San Diego/ Parks & Nature
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Published on May 18, 2024
Endangered François' Langur Monkey Born at San Diego Zoo Ushers in Hope for SpeciesSource: Menotlost, CC BY-SA 4.0, via Wikimedia Commons

It's a boy! Or rather, it's a bright orange baby François' langur monkey stealing hearts at the San Diego Zoo. The endangered primate's team rang in their first birth of this type in half a decade, an event that could signal a new leaf for the species' shaky future. Mama Meili, an 11-year-old François' langur, popped out the colorful kiddo on April 12, with the Zoo announcing the addition to their fuzzy family just yesterday. The newborn, still without a name, and his mother are said to be in fine fettle, and zookeepers are over the moon with the smooth delivery.

Zoo staff were on pins and needles for months, closely monitoring Meili, a pro in the motherhood department with a seven-year-old offspring to her name. In a statement obtained by the San Diego Zoo Wildlife Alliance, Joe Milo, the senior wildlife care specialist, chimed in, "We are always thrilled when a birth goes smoothly and results in a healthy infant." Harnessing their trust in Meili, they pulled off the zoo's first ultrasound on a monkey.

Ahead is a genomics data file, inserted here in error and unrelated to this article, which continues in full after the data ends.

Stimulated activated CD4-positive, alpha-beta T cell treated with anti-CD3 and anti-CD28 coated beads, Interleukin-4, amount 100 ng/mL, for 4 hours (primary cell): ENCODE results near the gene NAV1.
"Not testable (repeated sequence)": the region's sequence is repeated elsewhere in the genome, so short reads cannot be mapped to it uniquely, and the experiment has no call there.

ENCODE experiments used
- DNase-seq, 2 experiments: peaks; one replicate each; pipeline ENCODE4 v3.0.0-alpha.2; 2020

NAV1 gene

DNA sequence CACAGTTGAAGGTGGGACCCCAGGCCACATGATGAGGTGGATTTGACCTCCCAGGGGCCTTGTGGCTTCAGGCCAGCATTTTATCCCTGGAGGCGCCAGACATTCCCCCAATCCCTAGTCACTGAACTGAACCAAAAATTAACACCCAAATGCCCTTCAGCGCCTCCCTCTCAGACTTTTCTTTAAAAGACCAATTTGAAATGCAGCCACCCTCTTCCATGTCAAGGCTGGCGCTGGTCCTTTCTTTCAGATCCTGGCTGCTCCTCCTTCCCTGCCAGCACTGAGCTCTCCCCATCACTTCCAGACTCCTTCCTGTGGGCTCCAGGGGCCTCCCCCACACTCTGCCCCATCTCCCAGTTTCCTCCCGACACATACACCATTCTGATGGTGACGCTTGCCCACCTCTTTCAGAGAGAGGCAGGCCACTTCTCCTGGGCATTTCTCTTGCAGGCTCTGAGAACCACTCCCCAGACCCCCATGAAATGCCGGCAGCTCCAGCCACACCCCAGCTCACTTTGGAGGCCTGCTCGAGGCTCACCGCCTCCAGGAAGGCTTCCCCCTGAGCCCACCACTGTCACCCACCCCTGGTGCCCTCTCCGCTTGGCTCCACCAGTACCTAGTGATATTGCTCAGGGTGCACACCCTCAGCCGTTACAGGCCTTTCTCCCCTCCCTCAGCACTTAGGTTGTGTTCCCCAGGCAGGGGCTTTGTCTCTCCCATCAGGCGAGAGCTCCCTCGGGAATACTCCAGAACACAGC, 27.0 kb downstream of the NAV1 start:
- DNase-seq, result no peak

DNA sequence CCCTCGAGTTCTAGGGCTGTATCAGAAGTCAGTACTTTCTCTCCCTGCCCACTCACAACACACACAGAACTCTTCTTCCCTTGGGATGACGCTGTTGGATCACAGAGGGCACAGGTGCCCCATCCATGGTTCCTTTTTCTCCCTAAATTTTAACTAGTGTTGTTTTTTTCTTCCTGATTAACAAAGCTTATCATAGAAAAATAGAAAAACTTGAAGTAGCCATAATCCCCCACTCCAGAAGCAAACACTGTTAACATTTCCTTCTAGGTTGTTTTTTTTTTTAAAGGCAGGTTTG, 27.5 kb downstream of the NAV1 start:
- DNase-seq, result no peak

Nature aficionados will know the François' langur for its neonate's bright orange coat, which starkly contrasts with the species' typical black adult fur. These monkeys hail from southwestern China and northeastern Vietnam but are having a rough go at it lately, with their numbers in the wild dipping below 2,000. It's a grim picture—over the last 40 years, the François' langur population has dropped like a stone, over 50%. The San Diego Zoo Wildlife Alliance is toeing the line against such a decline, leveraging its Conservation Hubs to lend a hand to these creatures and their forest homes.

An integral facet of the Zoo's conservation strategy is its collaboration with the Association of Zoos and Aquariums Species Survival Plan. They've been playing matchmaker and gene-pool guardian, shepherding the genetic diversity of the François' langurs. "Our new infant increases the total to 71 animals at 16 accredited Association of Zoos and Aquariums [institutions] nationwide," Milo stated. Each ginger-haired munchkin counts in the monumental labor to dodge the species' extinction date and secure its hold in captive environments.